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Riverhead, NY: District to education 'whole' students; social-emotional as well as academic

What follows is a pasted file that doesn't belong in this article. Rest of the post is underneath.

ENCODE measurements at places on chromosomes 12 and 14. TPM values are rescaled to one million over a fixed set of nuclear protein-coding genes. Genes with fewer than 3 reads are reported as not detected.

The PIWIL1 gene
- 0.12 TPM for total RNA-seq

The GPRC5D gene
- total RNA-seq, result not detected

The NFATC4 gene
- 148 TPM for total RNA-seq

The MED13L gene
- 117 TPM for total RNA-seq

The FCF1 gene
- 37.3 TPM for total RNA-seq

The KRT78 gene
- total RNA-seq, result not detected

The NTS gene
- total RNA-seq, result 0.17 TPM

Nov 16, 2018, Riverhead (NY) Local: School officials urge whole-child approach to achieve student success https://riverheadlocal.com/2018/11/16/school-officials-urge-whole-child-approach-to-achieve-student-success/ The Riverhead Central School District is looking to combine social and emotional development with academics as a way to foster student success, according to a report presented by Superintendent Dr. Aurelia Henriquez during a school board meeting Tuesday night. The district — again deemed a focus district in June by the New York State Education Department — has been falling short on its academic goals for the last three years. … Henriquez said that by looking at students as a “whole” they were able to discern that a key component was missing, that of the social and emotional development of a student, which research shows plays a critical role in academic performance. … Overall, the levels of poverty in the Riverhead school district, combined with other issues children may experience, translate into a higher risk of going through adverse childhood experiences, or ACEs, which “literally wreaks havoc on the mind and body,” said Henriquez. The superintendent said that research shows that ACEs in children at critically and sensitive developmental periods—which include many types of trauma in varying degrees — directly affect brain development. This in turn can lead to a wide range of problems including poor school and work performance, chronic disease, psychiatric disorders, obesity, crime and more. … “Students with disabilities are not doing well,” said director of pupil personnel Eileen Manitta. About 86 percent of Riverhead’s special education students were placed at level one, compared to 65 percent of New York State students. Only one percent of Riverhead’s students with disabilities were placed at level four, compared to five percent of students statewide. Manitta said ”too many kids are in restrictive environments,” there are “too many suspensions,” and that race and ethnicity play a role since black and Latino kids are disproportionately more affected when it comes to suspensions, classifications and restrictive settings. … “As a district we are failing at every level, we have had a huge decline in learning over the last three years even though we have all these resources,” she said in an interview. “I look forward to the changes of the superintendent and I really hope that she really turns it around here.” “This report is really eye-opening and I don’t think parents know the crisis we are in as a community and as a school,” she said.